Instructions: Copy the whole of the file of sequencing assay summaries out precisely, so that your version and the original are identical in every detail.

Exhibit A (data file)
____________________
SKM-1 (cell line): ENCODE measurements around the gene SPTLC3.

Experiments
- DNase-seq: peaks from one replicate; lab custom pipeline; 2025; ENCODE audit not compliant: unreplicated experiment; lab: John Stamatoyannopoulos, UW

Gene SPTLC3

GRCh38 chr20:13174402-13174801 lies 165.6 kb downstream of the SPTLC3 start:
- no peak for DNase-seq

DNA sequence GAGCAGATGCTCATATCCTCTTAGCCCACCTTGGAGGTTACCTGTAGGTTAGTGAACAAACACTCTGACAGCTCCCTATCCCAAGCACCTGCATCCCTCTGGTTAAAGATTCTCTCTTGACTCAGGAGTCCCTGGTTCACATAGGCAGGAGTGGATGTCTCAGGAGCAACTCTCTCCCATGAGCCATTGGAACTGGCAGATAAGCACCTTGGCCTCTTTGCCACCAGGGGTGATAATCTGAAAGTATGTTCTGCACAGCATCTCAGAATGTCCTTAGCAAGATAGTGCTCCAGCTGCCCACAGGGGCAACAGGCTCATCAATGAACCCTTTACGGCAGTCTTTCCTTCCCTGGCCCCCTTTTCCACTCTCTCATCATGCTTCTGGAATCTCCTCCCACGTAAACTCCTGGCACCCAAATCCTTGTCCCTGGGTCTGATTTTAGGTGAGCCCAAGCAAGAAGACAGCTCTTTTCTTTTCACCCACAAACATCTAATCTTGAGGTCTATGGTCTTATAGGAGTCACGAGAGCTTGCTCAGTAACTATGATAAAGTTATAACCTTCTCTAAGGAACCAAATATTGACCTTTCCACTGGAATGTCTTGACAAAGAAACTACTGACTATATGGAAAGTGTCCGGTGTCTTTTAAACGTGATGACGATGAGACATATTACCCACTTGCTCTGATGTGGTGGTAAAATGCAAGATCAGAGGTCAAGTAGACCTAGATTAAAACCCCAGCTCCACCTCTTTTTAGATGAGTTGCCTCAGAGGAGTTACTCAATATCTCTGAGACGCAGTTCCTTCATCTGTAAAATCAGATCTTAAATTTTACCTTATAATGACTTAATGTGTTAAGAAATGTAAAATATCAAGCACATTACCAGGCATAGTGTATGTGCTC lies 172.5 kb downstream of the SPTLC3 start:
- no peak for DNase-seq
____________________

SKM-1 (cell line): ENCODE measurements around the gene SPTLC3.

Experiments
- DNase-seq: peaks from one replicate; lab custom pipeline; 2025; ENCODE audit not compliant: unreplicated experiment; lab: John Stamatoyannopoulos, UW

Gene SPTLC3

GRCh38 chr20:13174402-13174801 lies 165.6 kb downstream of the SPTLC3 start:
- no peak for DNase-seq

DNA sequence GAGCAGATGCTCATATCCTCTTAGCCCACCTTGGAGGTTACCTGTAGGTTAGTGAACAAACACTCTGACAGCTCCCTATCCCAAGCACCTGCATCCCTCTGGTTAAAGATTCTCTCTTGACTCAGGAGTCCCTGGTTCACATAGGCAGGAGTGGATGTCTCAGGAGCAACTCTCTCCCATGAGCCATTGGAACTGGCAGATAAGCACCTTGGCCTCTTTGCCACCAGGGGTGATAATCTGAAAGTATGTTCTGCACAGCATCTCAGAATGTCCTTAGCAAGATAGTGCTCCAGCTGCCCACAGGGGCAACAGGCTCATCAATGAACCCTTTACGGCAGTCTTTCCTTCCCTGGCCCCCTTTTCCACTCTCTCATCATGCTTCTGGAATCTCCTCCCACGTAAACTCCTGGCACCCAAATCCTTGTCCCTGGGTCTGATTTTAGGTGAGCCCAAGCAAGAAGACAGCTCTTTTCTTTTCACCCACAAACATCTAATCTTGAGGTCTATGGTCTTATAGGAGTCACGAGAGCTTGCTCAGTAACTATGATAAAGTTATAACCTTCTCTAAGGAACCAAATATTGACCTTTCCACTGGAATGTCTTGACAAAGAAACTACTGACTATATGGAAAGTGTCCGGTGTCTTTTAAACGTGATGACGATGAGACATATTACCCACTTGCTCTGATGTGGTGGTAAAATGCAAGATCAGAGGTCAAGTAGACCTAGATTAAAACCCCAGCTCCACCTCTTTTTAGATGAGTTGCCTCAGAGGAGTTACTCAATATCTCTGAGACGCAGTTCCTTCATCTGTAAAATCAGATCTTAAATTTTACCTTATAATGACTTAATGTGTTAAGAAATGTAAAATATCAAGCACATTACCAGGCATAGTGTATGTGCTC lies 172.5 kb downstream of the SPTLC3 start:
- no peak for DNase-seq